Lawyer’s Hopeful Essays an Antidote To Modern Cynicism

By Amber Nimocks

For anyone who has ever fought in vain to quiet all the little voices in their head so they can get something accomplished, Sean Doyle offers an alternative: Let them speak.

That’s what Doyle, an attorney and consulting psychologist, has done in his new book of personal essays, “Mud and Dreams,” a collection of small stories and memories that build upon one another to form a powerful call to embrace the world with positivity and love.

In addition to a law degree from Loyola University, Doyle holds a master’s degree in positive psychology from the University of Pennsylvania. He currently serves as general counsel to RTP-based MCNC, a position he balances alongside writing, teaching, working as a well-being consultant and serving on NC BarCARES Board of Directors and the NCBA’s Professional Wellness Committee. All of these pursuits inform “Mud and Dreams,” a tidy book that is part memoir, part personal growth manual and impossible to read in public because it will make you cry like a small child.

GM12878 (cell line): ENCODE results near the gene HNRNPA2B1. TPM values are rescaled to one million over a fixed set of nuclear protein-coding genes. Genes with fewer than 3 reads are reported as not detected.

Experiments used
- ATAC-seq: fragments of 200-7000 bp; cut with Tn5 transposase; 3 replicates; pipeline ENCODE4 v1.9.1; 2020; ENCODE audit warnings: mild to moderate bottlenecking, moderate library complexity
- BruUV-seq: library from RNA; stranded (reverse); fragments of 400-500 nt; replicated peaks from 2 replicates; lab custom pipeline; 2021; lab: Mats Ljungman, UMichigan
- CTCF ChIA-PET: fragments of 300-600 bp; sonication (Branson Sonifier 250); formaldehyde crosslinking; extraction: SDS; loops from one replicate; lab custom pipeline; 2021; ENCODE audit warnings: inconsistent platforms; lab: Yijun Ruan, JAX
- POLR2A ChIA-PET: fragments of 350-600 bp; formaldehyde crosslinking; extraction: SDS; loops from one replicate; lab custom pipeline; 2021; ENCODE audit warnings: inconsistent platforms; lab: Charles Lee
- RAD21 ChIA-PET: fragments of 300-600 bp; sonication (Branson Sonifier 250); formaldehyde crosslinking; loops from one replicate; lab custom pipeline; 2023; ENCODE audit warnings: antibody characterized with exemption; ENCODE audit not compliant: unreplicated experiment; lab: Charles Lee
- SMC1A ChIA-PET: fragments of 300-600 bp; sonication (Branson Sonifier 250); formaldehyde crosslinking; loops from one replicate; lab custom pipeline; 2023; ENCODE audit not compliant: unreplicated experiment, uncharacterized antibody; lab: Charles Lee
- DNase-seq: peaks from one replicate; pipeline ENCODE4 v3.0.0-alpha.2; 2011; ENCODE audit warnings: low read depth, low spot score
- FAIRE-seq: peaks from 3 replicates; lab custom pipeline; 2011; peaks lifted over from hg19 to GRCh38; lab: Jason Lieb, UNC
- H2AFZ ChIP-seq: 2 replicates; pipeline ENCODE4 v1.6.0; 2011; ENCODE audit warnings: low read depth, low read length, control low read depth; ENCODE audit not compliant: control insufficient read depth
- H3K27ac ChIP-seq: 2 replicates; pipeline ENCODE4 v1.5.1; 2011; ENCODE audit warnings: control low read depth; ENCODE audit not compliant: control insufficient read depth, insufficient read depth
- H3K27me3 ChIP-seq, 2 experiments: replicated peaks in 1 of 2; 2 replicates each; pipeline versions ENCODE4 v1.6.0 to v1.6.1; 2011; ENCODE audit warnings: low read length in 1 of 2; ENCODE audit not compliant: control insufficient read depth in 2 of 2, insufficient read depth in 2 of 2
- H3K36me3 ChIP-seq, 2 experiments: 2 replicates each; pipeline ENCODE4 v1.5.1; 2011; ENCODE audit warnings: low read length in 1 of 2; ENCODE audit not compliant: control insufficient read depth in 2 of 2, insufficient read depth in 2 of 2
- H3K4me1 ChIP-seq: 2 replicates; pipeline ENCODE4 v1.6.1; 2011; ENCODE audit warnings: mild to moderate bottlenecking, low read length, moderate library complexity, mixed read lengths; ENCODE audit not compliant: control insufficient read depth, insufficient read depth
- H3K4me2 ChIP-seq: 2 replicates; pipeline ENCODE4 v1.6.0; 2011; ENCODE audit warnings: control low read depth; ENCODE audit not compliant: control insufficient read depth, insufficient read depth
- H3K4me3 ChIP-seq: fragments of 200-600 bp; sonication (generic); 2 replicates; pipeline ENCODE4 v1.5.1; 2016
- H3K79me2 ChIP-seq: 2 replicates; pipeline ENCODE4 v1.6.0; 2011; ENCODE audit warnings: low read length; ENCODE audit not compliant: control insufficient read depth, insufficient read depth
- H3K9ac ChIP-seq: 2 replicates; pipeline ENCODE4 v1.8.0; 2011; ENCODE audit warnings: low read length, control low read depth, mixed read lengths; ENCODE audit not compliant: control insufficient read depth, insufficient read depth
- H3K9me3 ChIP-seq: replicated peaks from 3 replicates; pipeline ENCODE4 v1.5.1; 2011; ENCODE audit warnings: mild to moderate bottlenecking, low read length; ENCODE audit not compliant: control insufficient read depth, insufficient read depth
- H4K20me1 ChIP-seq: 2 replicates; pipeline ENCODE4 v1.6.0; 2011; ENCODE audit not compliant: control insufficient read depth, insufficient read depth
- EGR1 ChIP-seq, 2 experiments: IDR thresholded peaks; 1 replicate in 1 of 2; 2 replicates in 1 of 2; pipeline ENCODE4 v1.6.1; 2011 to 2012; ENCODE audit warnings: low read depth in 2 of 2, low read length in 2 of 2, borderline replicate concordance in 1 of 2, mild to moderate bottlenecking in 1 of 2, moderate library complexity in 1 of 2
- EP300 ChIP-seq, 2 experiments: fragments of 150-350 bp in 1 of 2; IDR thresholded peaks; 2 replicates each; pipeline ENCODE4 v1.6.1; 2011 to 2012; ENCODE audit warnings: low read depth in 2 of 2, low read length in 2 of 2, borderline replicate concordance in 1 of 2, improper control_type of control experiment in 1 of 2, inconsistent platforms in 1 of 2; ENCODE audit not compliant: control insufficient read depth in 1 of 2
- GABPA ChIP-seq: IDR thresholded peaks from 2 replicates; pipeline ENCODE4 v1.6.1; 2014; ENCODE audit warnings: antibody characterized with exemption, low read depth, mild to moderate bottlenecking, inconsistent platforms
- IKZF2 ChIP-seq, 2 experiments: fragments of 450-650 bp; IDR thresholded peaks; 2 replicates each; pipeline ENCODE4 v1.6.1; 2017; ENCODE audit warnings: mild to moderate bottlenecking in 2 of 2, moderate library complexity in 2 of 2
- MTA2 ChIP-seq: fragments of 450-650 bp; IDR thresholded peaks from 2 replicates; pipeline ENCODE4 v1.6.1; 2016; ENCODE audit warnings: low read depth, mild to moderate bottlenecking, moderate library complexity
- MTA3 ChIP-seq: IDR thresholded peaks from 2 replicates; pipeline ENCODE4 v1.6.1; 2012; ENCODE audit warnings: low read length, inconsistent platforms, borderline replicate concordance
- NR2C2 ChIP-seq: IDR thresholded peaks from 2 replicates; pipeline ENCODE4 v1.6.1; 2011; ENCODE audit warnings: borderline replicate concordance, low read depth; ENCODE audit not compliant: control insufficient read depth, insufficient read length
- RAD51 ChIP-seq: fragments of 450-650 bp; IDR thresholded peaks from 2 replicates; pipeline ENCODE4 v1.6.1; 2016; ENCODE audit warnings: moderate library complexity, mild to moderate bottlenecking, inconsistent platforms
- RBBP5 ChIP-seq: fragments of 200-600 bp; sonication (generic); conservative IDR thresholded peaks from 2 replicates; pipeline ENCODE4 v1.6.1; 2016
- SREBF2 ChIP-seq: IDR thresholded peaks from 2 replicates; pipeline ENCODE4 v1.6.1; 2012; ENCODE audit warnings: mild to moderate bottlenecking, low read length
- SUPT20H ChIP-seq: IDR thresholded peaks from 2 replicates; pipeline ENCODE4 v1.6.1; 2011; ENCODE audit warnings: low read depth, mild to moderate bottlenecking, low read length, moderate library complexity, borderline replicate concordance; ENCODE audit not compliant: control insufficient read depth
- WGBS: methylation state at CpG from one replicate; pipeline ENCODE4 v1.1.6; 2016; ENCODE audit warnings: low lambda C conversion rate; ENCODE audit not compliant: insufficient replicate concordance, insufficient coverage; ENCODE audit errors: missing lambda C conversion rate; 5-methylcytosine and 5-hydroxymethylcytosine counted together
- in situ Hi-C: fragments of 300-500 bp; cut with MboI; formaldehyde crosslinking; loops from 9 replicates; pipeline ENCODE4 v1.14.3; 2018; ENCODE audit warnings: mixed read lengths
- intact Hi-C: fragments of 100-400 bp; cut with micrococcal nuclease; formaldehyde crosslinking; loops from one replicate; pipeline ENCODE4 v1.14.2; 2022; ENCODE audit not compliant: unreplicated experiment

The voices in “Mud and Dreams” echo from Doyle’s past, among them a juvenile delinquent who did him a good turn, a childhood friend with whom he cheated death, and an enthusiastic conference attendee with bracingly bad breath. The lessons he draws deftly illustrate truths that we don’t talk much about in an age defined by social media preening and childhoods wrapped in safety nets. Here, Doyle answers a few questions about the book and how he helps attorneys find balance and happiness.

Q: What prompted you to write this book at this time?

A: I’ve been really troubled about the levels of hostility, the levels of despair and cynicism that are out in the public in general. If you look at the data, people have lost trust in the government, corporations,  the church – all the institutions that have always stabilized us. Then throw in everything we must deal with online, where anonymity makes it easy for us to act less humanely, and you’re not getting a real picture of the world. A lot of people are struggling. But we can demand more humanity from those around us and we can embrace everything that’s going on. We can actually find happiness and joy and meaning in spite of the challenges, hardships and struggles.

Q: What has the response been like?

A: Now that the book has been out and reviews are starting to come in, it’s been very humbling. The response has been very positive. I’ve had people I don’t know reach out and say, “It felt like you wrote this essay just for me,” or  “I really needed this.” That makes it all worthwhile. If I can give something back to somebody that helps them, that’s just tremendously rewarding and valuable.